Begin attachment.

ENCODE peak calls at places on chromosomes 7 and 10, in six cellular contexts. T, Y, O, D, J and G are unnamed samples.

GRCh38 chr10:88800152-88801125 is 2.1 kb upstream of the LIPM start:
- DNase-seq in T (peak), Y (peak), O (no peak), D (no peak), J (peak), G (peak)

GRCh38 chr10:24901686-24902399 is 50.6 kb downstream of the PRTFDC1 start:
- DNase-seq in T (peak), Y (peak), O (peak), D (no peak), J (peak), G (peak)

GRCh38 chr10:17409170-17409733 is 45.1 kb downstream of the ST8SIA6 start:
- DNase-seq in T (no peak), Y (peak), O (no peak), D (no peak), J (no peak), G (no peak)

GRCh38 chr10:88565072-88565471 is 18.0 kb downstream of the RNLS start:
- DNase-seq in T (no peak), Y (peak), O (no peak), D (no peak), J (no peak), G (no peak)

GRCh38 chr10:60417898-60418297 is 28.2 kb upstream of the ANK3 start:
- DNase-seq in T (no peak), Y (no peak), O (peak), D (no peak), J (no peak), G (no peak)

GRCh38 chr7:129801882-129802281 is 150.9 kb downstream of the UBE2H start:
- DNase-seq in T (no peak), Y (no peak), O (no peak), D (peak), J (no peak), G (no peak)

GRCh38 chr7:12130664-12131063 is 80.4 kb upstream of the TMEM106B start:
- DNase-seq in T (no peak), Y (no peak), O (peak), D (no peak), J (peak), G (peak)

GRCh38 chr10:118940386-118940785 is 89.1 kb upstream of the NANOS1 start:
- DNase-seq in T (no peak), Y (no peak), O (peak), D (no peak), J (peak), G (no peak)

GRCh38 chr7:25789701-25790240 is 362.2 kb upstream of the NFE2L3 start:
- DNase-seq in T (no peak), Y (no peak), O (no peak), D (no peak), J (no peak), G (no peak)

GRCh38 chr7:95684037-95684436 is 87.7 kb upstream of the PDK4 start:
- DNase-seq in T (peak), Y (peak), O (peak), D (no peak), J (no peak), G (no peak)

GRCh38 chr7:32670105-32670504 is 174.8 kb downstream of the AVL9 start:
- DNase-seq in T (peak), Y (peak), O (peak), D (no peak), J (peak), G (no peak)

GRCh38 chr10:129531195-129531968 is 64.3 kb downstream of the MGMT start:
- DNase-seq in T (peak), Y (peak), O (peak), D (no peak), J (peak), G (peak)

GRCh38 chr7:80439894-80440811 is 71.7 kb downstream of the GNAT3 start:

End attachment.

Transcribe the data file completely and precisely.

ENCODE peak calls at places on chromosomes 7 and 10, in six cellular contexts. T, Y, O, D, J and G are unnamed samples.

GRCh38 chr10:88800152-88801125 is 2.1 kb upstream of the LIPM start:
- DNase-seq in T (peak), Y (peak), O (no peak), D (no peak), J (peak), G (peak)

GRCh38 chr10:24901686-24902399 is 50.6 kb downstream of the PRTFDC1 start:
- DNase-seq in T (peak), Y (peak), O (peak), D (no peak), J (peak), G (peak)

GRCh38 chr10:17409170-17409733 is 45.1 kb downstream of the ST8SIA6 start:
- DNase-seq in T (no peak), Y (peak), O (no peak), D (no peak), J (no peak), G (no peak)

GRCh38 chr10:88565072-88565471 is 18.0 kb downstream of the RNLS start:
- DNase-seq in T (no peak), Y (peak), O (no peak), D (no peak), J (no peak), G (no peak)

GRCh38 chr10:60417898-60418297 is 28.2 kb upstream of the ANK3 start:
- DNase-seq in T (no peak), Y (no peak), O (peak), D (no peak), J (no peak), G (no peak)

GRCh38 chr7:129801882-129802281 is 150.9 kb downstream of the UBE2H start:
- DNase-seq in T (no peak), Y (no peak), O (no peak), D (peak), J (no peak), G (no peak)

GRCh38 chr7:12130664-12131063 is 80.4 kb upstream of the TMEM106B start:
- DNase-seq in T (no peak), Y (no peak), O (peak), D (no peak), J (peak), G (peak)

GRCh38 chr10:118940386-118940785 is 89.1 kb upstream of the NANOS1 start:
- DNase-seq in T (no peak), Y (no peak), O (peak), D (no peak), J (peak), G (no peak)

GRCh38 chr7:25789701-25790240 is 362.2 kb upstream of the NFE2L3 start:
- DNase-seq in T (no peak), Y (no peak), O (no peak), D (no peak), J (no peak), G (no peak)

GRCh38 chr7:95684037-95684436 is 87.7 kb upstream of the PDK4 start:
- DNase-seq in T (peak), Y (peak), O (peak), D (no peak), J (no peak), G (no peak)

GRCh38 chr7:32670105-32670504 is 174.8 kb downstream of the AVL9 start:
- DNase-seq in T (peak), Y (peak), O (peak), D (no peak), J (peak), G (no peak)

GRCh38 chr10:129531195-129531968 is 64.3 kb downstream of the MGMT start:
- DNase-seq in T (peak), Y (peak), O (peak), D (no peak), J (peak), G (peak)

GRCh38 chr7:80439894-80440811 is 71.7 kb downstream of the GNAT3 start: